When we came across a bit of Chris Ullens’ showreel on Insta, we stopped in our tracks. The titles are super cool! So, we reached out to Ullens and he filled us in on how he made it happen.

“It all started with the track,” he told us, “like it often does for me as I do so many music videos in my work. I listen to the track over and over and that sparks the idea. In this case, I used a track of my brother’s… I thought it had the right tone and energy to cut my showreel to.

“The intro of the track felt great for a title sequence,” he said of the electronic mix of repeating tones up and down the scale, “so I listened to it over and over again, a slightly maddening process. When listening to the intro I thought that the music felt like moving away from you one quick step after another in this in-depth tunnel that repeats itself and that’s what brought me to think of that technique that I saw used a few times before and always wanted to try.

“This technique I thought would be perfect to work visually hand in hand with the track and make for a strong intro for my showreel that would make a viewer engaged with it from the start.” The result is a piece that layers paper cut-out frames deeper and deeper into a tunnel, as Ullens’ name starts to appear across them and then disappear back into the frame tunnel, then new colors and versions of his name layers over the older lettering. The finished product has terrific depth, speed, and makes for an overall effect that is—well…supercool (did we already say that?!)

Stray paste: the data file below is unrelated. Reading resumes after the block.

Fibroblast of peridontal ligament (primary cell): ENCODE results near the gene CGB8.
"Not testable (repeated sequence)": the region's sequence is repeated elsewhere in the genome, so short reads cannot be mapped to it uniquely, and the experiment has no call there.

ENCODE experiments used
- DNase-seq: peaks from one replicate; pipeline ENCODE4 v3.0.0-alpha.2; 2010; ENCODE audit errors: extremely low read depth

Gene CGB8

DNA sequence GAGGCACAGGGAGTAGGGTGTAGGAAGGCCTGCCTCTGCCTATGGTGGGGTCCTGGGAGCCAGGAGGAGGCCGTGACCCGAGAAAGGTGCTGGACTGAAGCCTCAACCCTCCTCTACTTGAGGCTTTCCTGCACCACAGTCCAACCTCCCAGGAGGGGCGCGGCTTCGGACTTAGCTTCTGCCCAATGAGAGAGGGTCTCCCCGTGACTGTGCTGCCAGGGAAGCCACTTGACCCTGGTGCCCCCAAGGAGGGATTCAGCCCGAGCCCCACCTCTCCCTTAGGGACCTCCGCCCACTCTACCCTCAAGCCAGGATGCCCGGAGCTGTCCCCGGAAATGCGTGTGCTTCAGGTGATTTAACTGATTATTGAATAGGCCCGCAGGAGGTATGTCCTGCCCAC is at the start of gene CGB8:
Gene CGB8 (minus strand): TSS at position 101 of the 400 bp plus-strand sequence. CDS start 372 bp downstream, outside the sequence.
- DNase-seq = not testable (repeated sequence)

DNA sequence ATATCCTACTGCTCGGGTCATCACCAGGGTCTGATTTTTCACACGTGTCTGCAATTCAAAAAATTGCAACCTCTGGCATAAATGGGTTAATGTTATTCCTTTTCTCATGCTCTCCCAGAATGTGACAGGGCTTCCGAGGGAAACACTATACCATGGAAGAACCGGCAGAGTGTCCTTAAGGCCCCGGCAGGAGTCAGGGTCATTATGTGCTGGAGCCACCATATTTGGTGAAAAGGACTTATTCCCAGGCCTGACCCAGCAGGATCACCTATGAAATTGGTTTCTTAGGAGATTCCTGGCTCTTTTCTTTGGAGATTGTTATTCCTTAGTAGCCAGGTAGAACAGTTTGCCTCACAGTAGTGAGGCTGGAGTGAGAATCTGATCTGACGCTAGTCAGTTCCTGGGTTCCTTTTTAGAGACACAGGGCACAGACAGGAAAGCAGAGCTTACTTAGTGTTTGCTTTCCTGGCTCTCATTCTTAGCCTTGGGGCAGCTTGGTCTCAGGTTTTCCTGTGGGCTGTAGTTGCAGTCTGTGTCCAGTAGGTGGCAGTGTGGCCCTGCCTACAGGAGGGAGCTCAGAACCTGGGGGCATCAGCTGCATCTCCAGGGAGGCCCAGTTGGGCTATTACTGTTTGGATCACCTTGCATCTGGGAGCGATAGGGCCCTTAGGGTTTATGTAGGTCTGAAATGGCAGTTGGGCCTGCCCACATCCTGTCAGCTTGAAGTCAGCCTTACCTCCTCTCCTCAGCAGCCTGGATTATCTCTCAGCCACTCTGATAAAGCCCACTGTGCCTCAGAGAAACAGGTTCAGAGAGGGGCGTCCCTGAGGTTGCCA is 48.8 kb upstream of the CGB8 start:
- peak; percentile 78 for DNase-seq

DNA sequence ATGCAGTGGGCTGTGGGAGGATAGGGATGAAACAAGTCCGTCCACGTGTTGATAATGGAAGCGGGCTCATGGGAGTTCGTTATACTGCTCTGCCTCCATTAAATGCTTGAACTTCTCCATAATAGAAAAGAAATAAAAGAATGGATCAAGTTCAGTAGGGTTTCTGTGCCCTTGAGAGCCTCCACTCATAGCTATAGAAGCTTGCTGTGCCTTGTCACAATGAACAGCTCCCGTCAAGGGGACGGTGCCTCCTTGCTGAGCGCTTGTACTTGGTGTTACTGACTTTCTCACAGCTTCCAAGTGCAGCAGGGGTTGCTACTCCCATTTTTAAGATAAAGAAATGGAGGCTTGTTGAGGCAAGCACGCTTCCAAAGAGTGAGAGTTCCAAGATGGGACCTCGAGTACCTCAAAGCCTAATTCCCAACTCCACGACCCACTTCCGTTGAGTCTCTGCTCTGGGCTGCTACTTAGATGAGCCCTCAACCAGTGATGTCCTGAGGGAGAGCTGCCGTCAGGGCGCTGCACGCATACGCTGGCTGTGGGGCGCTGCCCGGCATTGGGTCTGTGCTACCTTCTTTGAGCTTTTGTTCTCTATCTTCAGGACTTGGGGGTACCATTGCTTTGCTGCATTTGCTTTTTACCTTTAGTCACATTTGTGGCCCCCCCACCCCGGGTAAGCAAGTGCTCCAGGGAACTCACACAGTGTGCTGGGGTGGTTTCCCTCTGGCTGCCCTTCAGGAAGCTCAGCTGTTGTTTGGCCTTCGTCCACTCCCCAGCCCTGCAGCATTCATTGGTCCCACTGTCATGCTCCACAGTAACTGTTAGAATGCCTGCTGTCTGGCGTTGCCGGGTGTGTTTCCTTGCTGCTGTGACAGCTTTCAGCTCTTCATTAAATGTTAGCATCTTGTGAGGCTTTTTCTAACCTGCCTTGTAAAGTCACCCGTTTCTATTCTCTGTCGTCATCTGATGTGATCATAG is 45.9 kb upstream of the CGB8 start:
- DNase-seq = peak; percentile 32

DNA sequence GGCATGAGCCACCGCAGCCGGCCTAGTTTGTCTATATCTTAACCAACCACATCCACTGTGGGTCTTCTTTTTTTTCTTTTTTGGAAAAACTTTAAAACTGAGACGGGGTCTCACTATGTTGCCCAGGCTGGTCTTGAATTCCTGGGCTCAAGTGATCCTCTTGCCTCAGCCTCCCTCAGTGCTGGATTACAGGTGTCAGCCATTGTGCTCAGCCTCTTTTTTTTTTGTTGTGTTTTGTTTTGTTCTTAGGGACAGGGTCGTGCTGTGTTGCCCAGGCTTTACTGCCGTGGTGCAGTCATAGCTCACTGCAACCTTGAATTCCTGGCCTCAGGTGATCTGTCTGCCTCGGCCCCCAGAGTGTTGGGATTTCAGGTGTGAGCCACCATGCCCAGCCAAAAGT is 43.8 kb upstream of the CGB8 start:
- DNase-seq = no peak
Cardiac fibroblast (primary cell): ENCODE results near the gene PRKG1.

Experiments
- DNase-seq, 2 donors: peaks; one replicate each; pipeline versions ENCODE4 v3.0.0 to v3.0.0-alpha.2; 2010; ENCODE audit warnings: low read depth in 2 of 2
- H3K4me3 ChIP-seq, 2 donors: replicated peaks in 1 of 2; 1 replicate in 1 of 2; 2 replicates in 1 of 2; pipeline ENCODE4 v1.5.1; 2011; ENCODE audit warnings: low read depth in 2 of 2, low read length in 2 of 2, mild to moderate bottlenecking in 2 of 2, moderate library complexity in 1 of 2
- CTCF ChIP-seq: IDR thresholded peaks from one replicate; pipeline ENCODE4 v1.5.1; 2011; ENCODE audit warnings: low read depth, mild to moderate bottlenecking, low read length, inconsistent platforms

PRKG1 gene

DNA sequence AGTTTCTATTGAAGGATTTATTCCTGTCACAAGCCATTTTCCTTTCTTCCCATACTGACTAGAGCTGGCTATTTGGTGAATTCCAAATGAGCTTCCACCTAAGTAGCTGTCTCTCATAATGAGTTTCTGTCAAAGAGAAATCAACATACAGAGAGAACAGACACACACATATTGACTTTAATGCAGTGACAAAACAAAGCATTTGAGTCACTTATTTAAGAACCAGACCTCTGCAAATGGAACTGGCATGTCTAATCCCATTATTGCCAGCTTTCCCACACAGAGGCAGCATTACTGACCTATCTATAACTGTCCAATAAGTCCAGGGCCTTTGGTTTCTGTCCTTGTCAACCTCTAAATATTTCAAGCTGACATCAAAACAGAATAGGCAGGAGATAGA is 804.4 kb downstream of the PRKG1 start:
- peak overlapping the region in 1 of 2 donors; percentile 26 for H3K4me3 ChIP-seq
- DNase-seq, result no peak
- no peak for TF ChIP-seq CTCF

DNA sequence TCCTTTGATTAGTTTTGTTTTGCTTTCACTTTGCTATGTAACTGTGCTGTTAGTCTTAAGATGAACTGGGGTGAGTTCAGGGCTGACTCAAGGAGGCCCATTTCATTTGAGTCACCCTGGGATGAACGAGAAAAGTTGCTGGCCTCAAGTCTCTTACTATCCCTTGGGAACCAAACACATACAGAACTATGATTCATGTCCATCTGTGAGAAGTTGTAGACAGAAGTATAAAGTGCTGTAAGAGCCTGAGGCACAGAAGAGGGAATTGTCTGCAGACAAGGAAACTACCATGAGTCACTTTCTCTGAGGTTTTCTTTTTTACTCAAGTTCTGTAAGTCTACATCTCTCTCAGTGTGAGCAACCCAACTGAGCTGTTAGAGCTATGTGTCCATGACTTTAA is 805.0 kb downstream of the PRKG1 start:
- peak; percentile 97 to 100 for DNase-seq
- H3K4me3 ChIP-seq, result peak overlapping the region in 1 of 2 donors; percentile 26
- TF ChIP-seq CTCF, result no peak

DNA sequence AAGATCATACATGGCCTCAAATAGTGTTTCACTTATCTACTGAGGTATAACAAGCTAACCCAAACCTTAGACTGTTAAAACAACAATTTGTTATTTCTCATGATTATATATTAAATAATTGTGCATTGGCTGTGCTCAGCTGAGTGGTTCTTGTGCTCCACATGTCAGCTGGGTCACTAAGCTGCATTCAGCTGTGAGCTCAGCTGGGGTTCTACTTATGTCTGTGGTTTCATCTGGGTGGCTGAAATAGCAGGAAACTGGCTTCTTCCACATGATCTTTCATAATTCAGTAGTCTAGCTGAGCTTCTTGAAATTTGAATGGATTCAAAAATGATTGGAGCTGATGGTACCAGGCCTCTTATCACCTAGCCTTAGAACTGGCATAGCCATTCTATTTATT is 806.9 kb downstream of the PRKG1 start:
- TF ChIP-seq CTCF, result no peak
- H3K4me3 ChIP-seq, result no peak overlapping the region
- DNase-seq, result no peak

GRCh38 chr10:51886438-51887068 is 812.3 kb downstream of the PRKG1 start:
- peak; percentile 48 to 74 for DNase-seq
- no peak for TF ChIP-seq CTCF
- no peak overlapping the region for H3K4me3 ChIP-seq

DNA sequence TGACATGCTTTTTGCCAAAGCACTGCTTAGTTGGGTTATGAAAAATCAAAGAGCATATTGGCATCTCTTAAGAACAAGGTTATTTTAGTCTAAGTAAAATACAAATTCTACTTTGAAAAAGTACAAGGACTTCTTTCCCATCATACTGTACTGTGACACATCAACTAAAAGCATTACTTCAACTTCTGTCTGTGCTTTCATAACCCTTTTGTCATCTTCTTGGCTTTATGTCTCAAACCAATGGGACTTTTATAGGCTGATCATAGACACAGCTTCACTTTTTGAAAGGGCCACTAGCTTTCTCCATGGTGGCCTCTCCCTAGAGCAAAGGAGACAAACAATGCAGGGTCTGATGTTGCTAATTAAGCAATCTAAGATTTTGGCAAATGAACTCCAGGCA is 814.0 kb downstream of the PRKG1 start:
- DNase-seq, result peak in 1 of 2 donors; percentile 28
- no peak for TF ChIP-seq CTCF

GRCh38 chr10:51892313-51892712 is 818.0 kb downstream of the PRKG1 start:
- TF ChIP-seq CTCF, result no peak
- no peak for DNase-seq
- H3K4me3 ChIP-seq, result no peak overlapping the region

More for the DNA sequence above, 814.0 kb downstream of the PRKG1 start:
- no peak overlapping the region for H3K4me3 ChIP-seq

So how did he do it? “As usual in stop motion everything takes time and every step of the way comes with its challenges,” Ullens said. “You need to plan everything and all, but I often find it is lots of fun problem solving. I imported the track in Premiere to map the track down into frames so I could plan the amount of frames there were in that intro and to know how many steps I needed to make my ‘frame tunnel’.

“I then had to design and animate all the separate frames of the title in Illustrator and cut them all out with this machine called a Cricut that’s a sort of printer that cuts paper. I’d bought it for a previous job and always wanted to re-use it. I went for a heavyweight paper so that when cut the paper would still stand upright on its own which allowed me to only rig the paper from below and make things faster / easier for the shoot. And then I went on to build the horizontal “ladder” rig that the paper could slot into using Dragonframe’s live-view to space the paper accordingly to camera.

“Then I lit it all with the live-view and many test-shots and finally came the shoot. As I was going to hand-paint it all, I did a first animated pass of it clean (only white paper) in case I messed up the color, then a pass with the painted color and finally, I thought the reverse side of the paper looked cool to so I animated that too and that’s the version you see in the Behind the Scenes video and that features at the end of my showreel.

“Funny thing is if you look at the BTS video, I animated it on a timer to stay in sync with the timelapse. That led to a really pressured shoot as I timed the time-lapse slightly short for all I had to do replacing the paper and shoot the real title Intro but that way the BTS timelapse stays synced to the track.”

Ullens tried to dismiss that last bit as a “little geeky anecdote,” but we are all about those “geeky anecdotes” over here so, of course, we threw it in.

To see the piece you can go to www.chrisullens.com where you can view the whole reel and the reverse angle that he mirrored at the end. To learn more about the production, check out the behind-the-scenes vid below: